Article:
As we reminisce about the good old days when the ad agency business was both rewarding and fun, let us not forget that we were involved in a childlike world that paid artists and writers very well for doing what they loved to do without taking risks.
The agency commission system assured agency owners of healthy profits, and the payment system created substantial cash flow as media rates and ad budgets ballooned. .*.*. [But] when agency owner-founders want to retire, they have difficulty recovering fair value for goodwill, a major balance sheet component of agencies.
Those features were bound to capture the attention of money men whose focus on the bottom line is dispassionate at best and rapacious at worst. The "onslaught of furor" that client CEOs turned on now-educator Christian in response to the "Saatchi wrecking ball" could just as easily have been directed inward at their own short-sightedness. They let it happen by continuing to do business with the huge advertising conglomerates that people just like them have created.
Bruce H. Cole
Sandy Mountain Equities
Paradise Valley, Ariz.
I want to clarify one point in your fine article, "Texaco Star points to fun of performance" (AA, April 17).
Two large U.S. companies sell gasoline under the Texaco CleanSystem 3 brand. Star Enterprise markets Texaco gasoline in 26 states, mainly in the South, Southwest and Northeast. Texaco Refining & Marketing markets CleanSystem 3 in the West, Rockies and Northwest. Both companies are part of Texaco Inc.
To get a true U.S. market share for Texaco Clean System 3 gasoline, you must add the shares of both. The August 1994 Lundberg National survey shows Star Enterprise share at 4.4% and Texaco brand share for Texaco Refining & Marketing at 2.8%, for a total national share of 7.2%. That would put Texaco CleanSystem 3 in second place.
Coordinator, market research
and strategic planning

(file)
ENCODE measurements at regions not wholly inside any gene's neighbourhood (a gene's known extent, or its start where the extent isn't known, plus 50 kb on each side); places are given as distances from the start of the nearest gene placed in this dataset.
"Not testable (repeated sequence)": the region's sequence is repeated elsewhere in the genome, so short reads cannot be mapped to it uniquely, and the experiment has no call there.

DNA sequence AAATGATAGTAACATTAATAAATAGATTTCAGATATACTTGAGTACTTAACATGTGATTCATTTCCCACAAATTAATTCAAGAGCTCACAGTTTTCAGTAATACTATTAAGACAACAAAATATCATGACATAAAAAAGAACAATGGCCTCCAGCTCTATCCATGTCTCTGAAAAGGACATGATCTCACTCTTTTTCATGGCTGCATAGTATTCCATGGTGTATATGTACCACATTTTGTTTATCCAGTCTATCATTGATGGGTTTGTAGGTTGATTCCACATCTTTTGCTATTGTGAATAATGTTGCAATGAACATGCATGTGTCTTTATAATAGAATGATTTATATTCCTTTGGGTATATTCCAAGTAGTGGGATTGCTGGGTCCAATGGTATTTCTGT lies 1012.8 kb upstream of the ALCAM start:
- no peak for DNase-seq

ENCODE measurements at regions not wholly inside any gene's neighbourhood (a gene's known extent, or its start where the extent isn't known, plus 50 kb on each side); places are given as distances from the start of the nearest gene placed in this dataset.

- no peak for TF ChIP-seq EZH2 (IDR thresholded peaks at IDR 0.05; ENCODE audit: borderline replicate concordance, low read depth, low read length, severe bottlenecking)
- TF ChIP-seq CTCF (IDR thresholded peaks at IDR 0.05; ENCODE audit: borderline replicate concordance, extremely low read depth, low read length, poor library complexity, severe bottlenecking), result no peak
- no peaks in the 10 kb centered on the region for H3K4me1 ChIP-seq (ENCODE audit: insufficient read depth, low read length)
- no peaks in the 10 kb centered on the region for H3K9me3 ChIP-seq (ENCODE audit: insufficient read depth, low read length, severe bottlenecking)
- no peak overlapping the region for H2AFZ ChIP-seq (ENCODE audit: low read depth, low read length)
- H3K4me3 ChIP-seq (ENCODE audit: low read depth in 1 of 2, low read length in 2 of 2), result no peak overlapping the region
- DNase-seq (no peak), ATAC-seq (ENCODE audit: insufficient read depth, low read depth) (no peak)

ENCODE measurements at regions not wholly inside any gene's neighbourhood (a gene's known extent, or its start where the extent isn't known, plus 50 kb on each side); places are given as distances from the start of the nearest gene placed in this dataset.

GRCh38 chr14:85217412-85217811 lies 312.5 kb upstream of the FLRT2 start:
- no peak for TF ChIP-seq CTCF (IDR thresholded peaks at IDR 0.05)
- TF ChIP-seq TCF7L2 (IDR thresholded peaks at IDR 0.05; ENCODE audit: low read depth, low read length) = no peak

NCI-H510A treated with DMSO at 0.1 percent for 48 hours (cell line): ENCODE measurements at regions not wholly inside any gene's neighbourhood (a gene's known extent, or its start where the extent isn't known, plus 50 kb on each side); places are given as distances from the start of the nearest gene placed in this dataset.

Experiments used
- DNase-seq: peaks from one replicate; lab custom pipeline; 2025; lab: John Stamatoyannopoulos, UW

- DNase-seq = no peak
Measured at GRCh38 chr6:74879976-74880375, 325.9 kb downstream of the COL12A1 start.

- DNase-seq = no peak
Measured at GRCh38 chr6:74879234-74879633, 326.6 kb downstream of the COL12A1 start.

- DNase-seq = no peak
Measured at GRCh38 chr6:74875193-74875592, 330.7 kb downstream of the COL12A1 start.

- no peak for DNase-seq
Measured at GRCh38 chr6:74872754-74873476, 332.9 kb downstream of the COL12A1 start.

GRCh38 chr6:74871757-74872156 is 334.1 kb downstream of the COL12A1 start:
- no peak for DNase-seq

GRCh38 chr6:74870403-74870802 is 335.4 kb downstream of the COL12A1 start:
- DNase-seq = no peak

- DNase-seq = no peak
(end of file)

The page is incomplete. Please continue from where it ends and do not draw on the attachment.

The Forum piece in your Feb. 27 issue ("Sir Flack eyeing the Colonies") has just been brought to my attention. As an Englishman living and working in the U.S. I was amused to think that there remained one denizen of New York who still believed that anyone with the title "Sir" was automatically to the manner born.
I would judge that [author] Saul Bennett is an adherent of the rather outdated adage "no publicity is bad publicity" by writing this article. If I were a client, I would have severe doubts about his grasp on reality; to wit:
Professing as he does to be a PR professional, has he really never heard of Tim Bell? (It's a bit like an advertising executive asking, "Who's this Ogilvy guy?") Bell-and the various companies he has fronted-has certainly had a not inconsequential influence in the U.S. over the last 20 years. Maybe Mr. Bennett should get out and about more?
Is his monitoring of both business and trade media so poor that he is unaware that Bell received his knighthood a few years ago (a purely political honor, by the way, which is non-hereditary and nowhere near "royalty") solely for services to Margaret Thatcher and the Conservative Party in assisting them to hold on to power for a further few years? As far as I remember, he comes from beginnings just as humble and proletarian as Mr. Bennett's.
Robin Patrick Browne
Director of business development, Rapp Collins Worldwide
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